Teaching Meditation to Beginners

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If meditation or concentration practices have transformed your life, it’s natural to want to facilitate a similar experience for others. However, meditation can seem intimidating – not only for those starting on the path but also for new teachers.

In meditation, there’s no need (or place!) for doubt, uncertainty, or discomfort from practitioners or facilitators. The following tips provide support and structure for guiding meditation classes, workshops, or sessions to students from all backgrounds and experience levels – gracefully and effortlessly.

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Tips for Teaching Meditation to Beginners

Students who participate in meditation courses or sessions are often those who have no experience with meditation or those who have experimented with heavily guided meditation sessions, online or in person. 

Create a Safe Space

Since sitting with ourselves (even in a group of people) can seem uncomfortable on its own, it’s the instructor’s role to help students feel comfortable, physically and mentally. While facilitating sessions, let your students know they are free to experience whatever they encounter and that it’s okay to feel vulnerable. We refer to this environment of acceptance as a “safe space.” Creating a safe space might include introducing yourself, explaining the class or workshop briefly, or reflecting on whatever life experiences have led you to facilitate meditation. A more comprehensive workshop could also involve student participation (such as sharing intentions, experiences, or questions).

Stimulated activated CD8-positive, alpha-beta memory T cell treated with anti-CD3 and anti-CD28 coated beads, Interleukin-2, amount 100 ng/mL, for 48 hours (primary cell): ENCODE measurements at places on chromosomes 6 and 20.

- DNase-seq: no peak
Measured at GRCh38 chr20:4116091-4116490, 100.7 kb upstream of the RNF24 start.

Other elements of creating a peaceful environment for meditation include showing up early to prepare your space, ensuring that temperature and lighting are appropriate, centering yourself before the class, and reminding participants to switch off their cell phones.

Particularly with beginners, it’s helpful to provide a short, basic how-to-sit tutorial and allow time for people to experiment with postures and props. A teacher can also offer seat suggestions and adjustments so students begin their practice with stability and confidence.

Explain What Meditation Is (And What It Is Not!)

As a guiding voice, you can make a positive difference in people’s lives by showcasing the benefits of meditation and how it helps reveal inner peace and true joy to anyone who allows time and space for practice.

When teaching about meditation, let your participants know that there is no such thing as a good or bad meditation, that linear “progress” doesn’t exist on the spiritual path, and that each experience we have is the experience we must have. Reinforce that meditation is a unique, internal process for each of us. 

Most of what we consider to be meditation is a practice of concentration. There’s nothing wrong with this since any effort towards single-pointed focus gives us a calmer, more focused mind, ultimately allowing for proper meditation. However, explaining to students that meditation is a state of awareness (or combinations of different states of understanding) is helpful and that arriving at this state is the practice – regardless of technique. Many people approach meditation, assuming the goal is to stop their thoughts. As an instructor, you can encourage people to witness rather than control mental activity.

Provide A Straight-Forward Technique